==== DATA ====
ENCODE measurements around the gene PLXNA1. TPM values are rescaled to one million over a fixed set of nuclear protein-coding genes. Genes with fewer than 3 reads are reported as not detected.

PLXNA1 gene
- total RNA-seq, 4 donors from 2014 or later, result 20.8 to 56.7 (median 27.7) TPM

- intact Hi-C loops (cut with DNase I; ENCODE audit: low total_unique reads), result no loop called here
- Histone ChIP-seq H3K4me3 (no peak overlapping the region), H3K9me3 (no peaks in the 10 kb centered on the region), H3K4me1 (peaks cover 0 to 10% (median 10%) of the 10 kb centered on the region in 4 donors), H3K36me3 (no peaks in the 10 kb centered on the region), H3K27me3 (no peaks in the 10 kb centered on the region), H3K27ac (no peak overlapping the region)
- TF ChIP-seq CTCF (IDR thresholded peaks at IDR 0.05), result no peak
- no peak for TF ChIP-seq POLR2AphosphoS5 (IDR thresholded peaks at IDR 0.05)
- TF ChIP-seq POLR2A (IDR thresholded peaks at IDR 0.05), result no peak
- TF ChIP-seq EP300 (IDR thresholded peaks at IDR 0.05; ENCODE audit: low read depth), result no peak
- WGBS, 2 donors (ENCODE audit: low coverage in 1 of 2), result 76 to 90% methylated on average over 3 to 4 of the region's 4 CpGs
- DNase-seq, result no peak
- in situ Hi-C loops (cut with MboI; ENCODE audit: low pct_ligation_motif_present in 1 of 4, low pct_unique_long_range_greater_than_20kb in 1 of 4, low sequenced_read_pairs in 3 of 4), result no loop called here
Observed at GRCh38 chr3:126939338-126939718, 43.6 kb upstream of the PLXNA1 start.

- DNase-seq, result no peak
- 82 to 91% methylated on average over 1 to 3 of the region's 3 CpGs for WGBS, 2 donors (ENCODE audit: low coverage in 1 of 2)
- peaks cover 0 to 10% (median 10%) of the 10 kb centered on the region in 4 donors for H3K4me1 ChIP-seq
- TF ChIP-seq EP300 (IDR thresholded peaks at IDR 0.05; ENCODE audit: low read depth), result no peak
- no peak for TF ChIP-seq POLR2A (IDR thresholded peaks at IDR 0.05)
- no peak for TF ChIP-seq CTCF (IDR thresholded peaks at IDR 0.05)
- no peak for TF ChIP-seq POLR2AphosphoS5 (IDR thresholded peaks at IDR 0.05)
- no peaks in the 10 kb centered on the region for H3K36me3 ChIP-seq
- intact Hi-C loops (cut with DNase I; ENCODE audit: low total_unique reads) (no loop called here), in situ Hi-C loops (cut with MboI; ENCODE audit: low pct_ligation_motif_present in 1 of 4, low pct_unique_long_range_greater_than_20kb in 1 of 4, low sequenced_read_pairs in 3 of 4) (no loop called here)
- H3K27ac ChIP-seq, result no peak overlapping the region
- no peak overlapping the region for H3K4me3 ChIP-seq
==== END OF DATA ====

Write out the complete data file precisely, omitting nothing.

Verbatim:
ENCODE measurements around the gene PLXNA1. TPM values are rescaled to one million over a fixed set of nuclear protein-coding genes. Genes with fewer than 3 reads are reported as not detected.

PLXNA1 gene
- total RNA-seq, 4 donors from 2014 or later, result 20.8 to 56.7 (median 27.7) TPM

- intact Hi-C loops (cut with DNase I; ENCODE audit: low total_unique reads), result no loop called here
- Histone ChIP-seq H3K4me3 (no peak overlapping the region), H3K9me3 (no peaks in the 10 kb centered on the region), H3K4me1 (peaks cover 0 to 10% (median 10%) of the 10 kb centered on the region in 4 donors), H3K36me3 (no peaks in the 10 kb centered on the region), H3K27me3 (no peaks in the 10 kb centered on the region), H3K27ac (no peak overlapping the region)
- TF ChIP-seq CTCF (IDR thresholded peaks at IDR 0.05), result no peak
- no peak for TF ChIP-seq POLR2AphosphoS5 (IDR thresholded peaks at IDR 0.05)
- TF ChIP-seq POLR2A (IDR thresholded peaks at IDR 0.05), result no peak
- TF ChIP-seq EP300 (IDR thresholded peaks at IDR 0.05; ENCODE audit: low read depth), result no peak
- WGBS, 2 donors (ENCODE audit: low coverage in 1 of 2), result 76 to 90% methylated on average over 3 to 4 of the region's 4 CpGs
- DNase-seq, result no peak
- in situ Hi-C loops (cut with MboI; ENCODE audit: low pct_ligation_motif_present in 1 of 4, low pct_unique_long_range_greater_than_20kb in 1 of 4, low sequenced_read_pairs in 3 of 4), result no loop called here
Observed at GRCh38 chr3:126939338-126939718, 43.6 kb upstream of the PLXNA1 start.

- DNase-seq, result no peak
- 82 to 91% methylated on average over 1 to 3 of the region's 3 CpGs for WGBS, 2 donors (ENCODE audit: low coverage in 1 of 2)
- peaks cover 0 to 10% (median 10%) of the 10 kb centered on the region in 4 donors for H3K4me1 ChIP-seq
- TF ChIP-seq EP300 (IDR thresholded peaks at IDR 0.05; ENCODE audit: low read depth), result no peak
- no peak for TF ChIP-seq POLR2A (IDR thresholded peaks at IDR 0.05)
- no peak for TF ChIP-seq CTCF (IDR thresholded peaks at IDR 0.05)
- no peak for TF ChIP-seq POLR2AphosphoS5 (IDR thresholded peaks at IDR 0.05)
- no peaks in the 10 kb centered on the region for H3K36me3 ChIP-seq
- intact Hi-C loops (cut with DNase I; ENCODE audit: low total_unique reads) (no loop called here), in situ Hi-C loops (cut with MboI; ENCODE audit: low pct_ligation_motif_present in 1 of 4, low pct_unique_long_range_greater_than_20kb in 1 of 4, low sequenced_read_pairs in 3 of 4) (no loop called here)
- H3K27ac ChIP-seq, result no peak overlapping the region
- no peak overlapping the region for H3K4me3 ChIP-seq